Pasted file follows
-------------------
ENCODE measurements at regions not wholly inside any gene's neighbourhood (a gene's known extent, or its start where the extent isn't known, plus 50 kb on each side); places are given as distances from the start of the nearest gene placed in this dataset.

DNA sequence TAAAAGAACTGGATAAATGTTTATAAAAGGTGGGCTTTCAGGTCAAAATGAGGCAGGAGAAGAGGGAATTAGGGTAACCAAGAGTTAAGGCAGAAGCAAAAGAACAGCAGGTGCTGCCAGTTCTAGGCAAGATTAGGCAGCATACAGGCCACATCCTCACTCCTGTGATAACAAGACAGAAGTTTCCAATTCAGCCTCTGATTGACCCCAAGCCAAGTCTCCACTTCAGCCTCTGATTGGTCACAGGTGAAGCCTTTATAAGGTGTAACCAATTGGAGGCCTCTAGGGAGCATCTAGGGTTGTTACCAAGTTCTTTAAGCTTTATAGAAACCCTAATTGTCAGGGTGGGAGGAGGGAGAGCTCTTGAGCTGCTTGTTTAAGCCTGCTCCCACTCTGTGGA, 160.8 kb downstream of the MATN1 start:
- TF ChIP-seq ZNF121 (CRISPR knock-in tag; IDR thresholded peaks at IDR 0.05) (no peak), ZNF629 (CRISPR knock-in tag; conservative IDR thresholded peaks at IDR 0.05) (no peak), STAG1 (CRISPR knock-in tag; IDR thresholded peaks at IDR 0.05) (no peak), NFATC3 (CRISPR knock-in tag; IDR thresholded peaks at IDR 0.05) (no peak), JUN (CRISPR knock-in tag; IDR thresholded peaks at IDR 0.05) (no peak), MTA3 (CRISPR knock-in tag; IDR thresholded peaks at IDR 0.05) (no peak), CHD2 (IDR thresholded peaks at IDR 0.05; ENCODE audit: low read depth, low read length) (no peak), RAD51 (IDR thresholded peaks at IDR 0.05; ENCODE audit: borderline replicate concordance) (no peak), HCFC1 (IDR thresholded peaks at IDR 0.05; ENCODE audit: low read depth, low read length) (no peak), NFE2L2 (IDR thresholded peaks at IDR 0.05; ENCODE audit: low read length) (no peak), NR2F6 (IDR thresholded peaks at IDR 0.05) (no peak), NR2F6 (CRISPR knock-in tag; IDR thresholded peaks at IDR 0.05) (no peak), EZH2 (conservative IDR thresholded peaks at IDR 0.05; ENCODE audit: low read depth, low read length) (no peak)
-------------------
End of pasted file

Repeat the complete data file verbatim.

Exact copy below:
ENCODE measurements at regions not wholly inside any gene's neighbourhood (a gene's known extent, or its start where the extent isn't known, plus 50 kb on each side); places are given as distances from the start of the nearest gene placed in this dataset.

DNA sequence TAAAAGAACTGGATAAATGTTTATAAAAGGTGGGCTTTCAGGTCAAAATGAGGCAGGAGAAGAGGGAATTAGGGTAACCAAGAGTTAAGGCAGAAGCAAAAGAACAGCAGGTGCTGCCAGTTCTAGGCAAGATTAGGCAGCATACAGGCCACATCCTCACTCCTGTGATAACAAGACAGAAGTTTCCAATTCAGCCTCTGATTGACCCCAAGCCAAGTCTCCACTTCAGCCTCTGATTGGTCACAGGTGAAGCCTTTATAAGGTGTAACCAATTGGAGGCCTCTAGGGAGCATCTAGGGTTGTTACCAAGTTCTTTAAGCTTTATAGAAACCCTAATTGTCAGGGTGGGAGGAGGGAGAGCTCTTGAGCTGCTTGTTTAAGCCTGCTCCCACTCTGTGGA, 160.8 kb downstream of the MATN1 start:
- TF ChIP-seq ZNF121 (CRISPR knock-in tag; IDR thresholded peaks at IDR 0.05) (no peak), ZNF629 (CRISPR knock-in tag; conservative IDR thresholded peaks at IDR 0.05) (no peak), STAG1 (CRISPR knock-in tag; IDR thresholded peaks at IDR 0.05) (no peak), NFATC3 (CRISPR knock-in tag; IDR thresholded peaks at IDR 0.05) (no peak), JUN (CRISPR knock-in tag; IDR thresholded peaks at IDR 0.05) (no peak), MTA3 (CRISPR knock-in tag; IDR thresholded peaks at IDR 0.05) (no peak), CHD2 (IDR thresholded peaks at IDR 0.05; ENCODE audit: low read depth, low read length) (no peak), RAD51 (IDR thresholded peaks at IDR 0.05; ENCODE audit: borderline replicate concordance) (no peak), HCFC1 (IDR thresholded peaks at IDR 0.05; ENCODE audit: low read depth, low read length) (no peak), NFE2L2 (IDR thresholded peaks at IDR 0.05; ENCODE audit: low read length) (no peak), NR2F6 (IDR thresholded peaks at IDR 0.05) (no peak), NR2F6 (CRISPR knock-in tag; IDR thresholded peaks at IDR 0.05) (no peak), EZH2 (conservative IDR thresholded peaks at IDR 0.05; ENCODE audit: low read depth, low read length) (no peak)